Please protect me by bestowing Your grace upon me.

O My Divine Mother! I will sing your

glory all through my life

O Mother! Your fear for your son

Skanda (that he will not return to you from Palani)

turned your Grace ever flowing like water

You are in the gentle breeze, in the sky,

on the mountain peak – wherever the mind goes

there shines Your Grace!









































Love Self & Others























Duty to oneself – to one’s own body, mind, soul

Everyone has infinite potential within. If we tap this potential, we will be able to achieve anything we want. We can be strong, good, healthy, and intelligent. However, if we neglect the potential within us and degrade ourselves, we suffer.

No one is responsible for our failure or weakness. We alone are the creator of our own destiny.











Moral of the Story:

We alone are responsible for our acts. We should not harm ourselves for anyone.

Good thoughts do us good and bad thoughts harm us. If we takecare our thoughts, and guide it in good paths, it will help us to achieve success and happiness. If we let loose our thoughts without any control, it can ruin us.

The danger of uncontrolled thoughts is illustrated in The Kalpataru Tree.




One should uplift one’s lower self by the higher self.

One should not depress or downgrade one’self.

For the self is the friend and the enemy of the self.

To him who has subdued the lower self by the

higher self, the self acts like a friend.

But to him who has lost his higher self by

the dominance of the lower one,

the self becomes the enemy, always hostile to him.

ūddhared ātmanā tmānam

n’ātmānam avasādayet

ātmaiva hy ātmano bandhur

atm ‘aiva ripur ātmanaḥ

bandhur ātmā tmanas tasya

yen ātmaivātmanā jitaḥ

anātmanas tu śatrutve

vartet ātmaiva śatruvat


Full version:  https://www.youtube.com/watch?v=v1bu0YgsIZY

(For those without LCD projector, the text is given, trainer can conduct a drama based on the story)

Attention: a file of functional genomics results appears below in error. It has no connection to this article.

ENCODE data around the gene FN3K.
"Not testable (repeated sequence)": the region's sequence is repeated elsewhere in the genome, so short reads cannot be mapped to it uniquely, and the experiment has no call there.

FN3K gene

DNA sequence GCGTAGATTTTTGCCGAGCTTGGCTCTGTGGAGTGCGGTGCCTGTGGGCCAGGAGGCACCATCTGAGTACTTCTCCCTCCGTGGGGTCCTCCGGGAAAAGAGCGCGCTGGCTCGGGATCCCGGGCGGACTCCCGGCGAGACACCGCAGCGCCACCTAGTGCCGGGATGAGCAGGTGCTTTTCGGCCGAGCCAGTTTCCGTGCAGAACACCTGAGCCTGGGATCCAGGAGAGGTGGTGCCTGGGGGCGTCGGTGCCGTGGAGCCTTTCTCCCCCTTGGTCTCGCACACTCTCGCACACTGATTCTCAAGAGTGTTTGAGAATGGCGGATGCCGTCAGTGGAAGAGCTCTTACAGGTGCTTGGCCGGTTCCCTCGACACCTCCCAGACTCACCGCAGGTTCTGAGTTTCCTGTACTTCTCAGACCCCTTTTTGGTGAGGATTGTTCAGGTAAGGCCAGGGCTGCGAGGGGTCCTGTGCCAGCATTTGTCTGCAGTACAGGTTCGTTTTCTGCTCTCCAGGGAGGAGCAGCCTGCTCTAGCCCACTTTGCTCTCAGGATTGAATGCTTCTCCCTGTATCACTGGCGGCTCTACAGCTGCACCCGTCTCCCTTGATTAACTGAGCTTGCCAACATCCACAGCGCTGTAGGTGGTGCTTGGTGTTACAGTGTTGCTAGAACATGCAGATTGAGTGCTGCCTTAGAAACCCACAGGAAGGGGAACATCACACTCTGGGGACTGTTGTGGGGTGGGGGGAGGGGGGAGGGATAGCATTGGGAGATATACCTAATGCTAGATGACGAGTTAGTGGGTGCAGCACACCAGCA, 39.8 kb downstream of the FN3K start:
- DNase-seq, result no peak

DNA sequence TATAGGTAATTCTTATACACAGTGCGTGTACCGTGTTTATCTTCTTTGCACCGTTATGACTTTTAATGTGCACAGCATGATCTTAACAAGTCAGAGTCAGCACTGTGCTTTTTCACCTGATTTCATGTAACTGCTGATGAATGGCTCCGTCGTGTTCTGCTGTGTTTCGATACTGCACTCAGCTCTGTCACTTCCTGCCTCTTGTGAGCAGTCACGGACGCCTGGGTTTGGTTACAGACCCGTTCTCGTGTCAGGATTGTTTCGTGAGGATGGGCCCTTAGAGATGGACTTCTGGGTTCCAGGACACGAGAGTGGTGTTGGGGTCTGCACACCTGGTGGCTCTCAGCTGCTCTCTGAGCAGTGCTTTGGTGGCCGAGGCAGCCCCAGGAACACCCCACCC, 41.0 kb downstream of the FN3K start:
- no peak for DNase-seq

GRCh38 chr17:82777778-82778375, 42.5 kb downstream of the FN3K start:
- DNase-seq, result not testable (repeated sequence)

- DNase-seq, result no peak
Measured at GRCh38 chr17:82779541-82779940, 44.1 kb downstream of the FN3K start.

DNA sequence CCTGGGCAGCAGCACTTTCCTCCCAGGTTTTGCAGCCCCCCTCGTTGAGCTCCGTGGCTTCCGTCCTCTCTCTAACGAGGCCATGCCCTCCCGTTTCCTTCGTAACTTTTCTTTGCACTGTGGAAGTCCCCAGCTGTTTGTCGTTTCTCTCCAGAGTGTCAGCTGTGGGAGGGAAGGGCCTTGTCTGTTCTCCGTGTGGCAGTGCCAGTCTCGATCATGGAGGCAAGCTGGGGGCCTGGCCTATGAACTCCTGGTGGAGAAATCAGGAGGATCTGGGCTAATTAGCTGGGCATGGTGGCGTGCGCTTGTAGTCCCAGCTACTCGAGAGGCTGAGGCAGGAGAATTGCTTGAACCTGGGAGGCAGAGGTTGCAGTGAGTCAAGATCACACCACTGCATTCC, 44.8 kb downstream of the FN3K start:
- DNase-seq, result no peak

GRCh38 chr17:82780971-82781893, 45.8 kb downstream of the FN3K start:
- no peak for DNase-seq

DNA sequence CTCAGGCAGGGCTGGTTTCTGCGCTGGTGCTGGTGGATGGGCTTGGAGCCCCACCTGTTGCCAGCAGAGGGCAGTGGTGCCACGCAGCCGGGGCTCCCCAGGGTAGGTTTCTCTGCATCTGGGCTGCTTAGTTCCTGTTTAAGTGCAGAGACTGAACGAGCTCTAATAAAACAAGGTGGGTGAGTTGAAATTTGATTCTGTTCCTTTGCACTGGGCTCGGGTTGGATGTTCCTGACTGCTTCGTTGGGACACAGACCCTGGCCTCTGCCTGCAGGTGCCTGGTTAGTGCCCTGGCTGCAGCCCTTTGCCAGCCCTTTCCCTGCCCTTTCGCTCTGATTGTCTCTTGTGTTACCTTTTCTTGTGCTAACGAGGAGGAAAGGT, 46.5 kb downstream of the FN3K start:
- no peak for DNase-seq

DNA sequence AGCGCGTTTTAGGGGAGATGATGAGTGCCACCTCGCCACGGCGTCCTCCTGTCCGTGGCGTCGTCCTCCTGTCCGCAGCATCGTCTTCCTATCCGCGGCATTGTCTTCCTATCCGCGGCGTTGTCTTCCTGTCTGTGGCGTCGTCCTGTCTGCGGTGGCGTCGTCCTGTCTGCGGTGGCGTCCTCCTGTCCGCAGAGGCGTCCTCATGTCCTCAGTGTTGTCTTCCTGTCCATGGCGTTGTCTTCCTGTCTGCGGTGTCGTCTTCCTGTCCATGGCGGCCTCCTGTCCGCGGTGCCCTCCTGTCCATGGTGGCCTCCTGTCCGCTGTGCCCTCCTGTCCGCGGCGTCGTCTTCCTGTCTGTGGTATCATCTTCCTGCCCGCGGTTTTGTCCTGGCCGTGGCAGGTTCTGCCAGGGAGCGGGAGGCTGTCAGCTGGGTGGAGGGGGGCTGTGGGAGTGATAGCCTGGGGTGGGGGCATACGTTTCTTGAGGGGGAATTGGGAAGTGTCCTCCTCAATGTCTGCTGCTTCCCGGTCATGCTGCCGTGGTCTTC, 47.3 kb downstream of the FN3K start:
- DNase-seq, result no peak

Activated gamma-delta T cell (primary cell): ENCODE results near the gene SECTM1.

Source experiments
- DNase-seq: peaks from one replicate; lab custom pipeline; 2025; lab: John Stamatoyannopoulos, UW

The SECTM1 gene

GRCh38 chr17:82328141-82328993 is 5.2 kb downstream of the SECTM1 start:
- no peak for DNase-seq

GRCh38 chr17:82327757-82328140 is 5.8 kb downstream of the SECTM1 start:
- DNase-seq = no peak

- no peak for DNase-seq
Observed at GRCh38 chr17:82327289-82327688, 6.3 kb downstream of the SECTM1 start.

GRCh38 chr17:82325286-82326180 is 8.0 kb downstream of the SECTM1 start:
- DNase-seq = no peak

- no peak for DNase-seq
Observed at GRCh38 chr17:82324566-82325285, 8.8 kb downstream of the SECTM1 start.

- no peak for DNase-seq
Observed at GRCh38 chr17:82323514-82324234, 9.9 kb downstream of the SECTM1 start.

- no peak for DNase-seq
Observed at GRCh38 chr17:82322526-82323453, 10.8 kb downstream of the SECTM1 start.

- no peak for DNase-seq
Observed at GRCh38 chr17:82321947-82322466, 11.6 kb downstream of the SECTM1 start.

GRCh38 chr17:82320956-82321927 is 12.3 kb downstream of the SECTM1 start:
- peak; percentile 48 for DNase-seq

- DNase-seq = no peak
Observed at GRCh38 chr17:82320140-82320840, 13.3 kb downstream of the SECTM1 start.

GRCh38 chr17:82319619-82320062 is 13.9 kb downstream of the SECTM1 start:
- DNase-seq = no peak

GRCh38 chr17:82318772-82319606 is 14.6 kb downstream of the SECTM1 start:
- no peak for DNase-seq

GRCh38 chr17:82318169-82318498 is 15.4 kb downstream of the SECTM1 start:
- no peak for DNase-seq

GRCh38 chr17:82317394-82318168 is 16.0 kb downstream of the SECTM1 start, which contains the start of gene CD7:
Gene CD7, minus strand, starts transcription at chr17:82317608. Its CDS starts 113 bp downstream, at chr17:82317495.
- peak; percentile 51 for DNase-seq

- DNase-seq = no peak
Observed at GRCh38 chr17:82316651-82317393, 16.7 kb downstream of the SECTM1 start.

Quotes: “If I am unhappy, it has been of my own making, and that everything shows that I can be happy if I will.”

Questions to probe

1)    List out 3 things that made you unhappy.

2)    What did you think was the reason for your unhappiness?

3)    Is it because you did not get something you expected?

4)    How could you change the situation to make yourself happy?

5)    Can you change the situation, or can you change the way you handle the situation?



–      Children were informed to write a journal every day to examine their own thoughts and feeling.

–      Journal writing is essential for personality development.



Valmiki was the son of Sumali. His birth name was Ratnakar. The Uttara Khanda of Ramayana tells the story of Valmiki’s early life, as a highway robber who used to rob people before killing them. Robbing people who passed by was the only source of money for him.One day, Narada Muni was passing by that way when he ran into Ratnakara, who insisted him to give everything he owns, from his clothing to the shoes he was wearing. Narada asked Ratnakara why he was committing this sin. Ratnakara answered that this was the only way to provide food for his family. Narada, then, asked him if his family was part of this sin that he was committing and he told him to go ask his family that same question.

Ratnakara tied Narada to a tree to make him stay in that same spot until he was back. When Ratnakara asked his parents if they were with him on the sin that he was doing, they replied that it was his job to take care of them, and that he was only responsible for his own sins. His wife also said the same thing. Ratnakara then returned to Narada Muni and fell to his feet. He told him that he alone was responsible for the sins and asked him to help him get rid of the sins he had committed. Narada told him to repeat Lord Rama’s name and that would assist him. Then, after Narada left, Ratnakara went into a deep penance while reciting the Lord’s name. Soon, an anthill grew around him. After a long penance, a divine light came upon him and said that he was free from all sins, and that he was to be called “Valmiki” from then (Valmiki meaning ‘one who sits in an anthill’ in Sanskrit).

Full version:  https://www.youtube.com/watch?v=v1bu0YgsIZY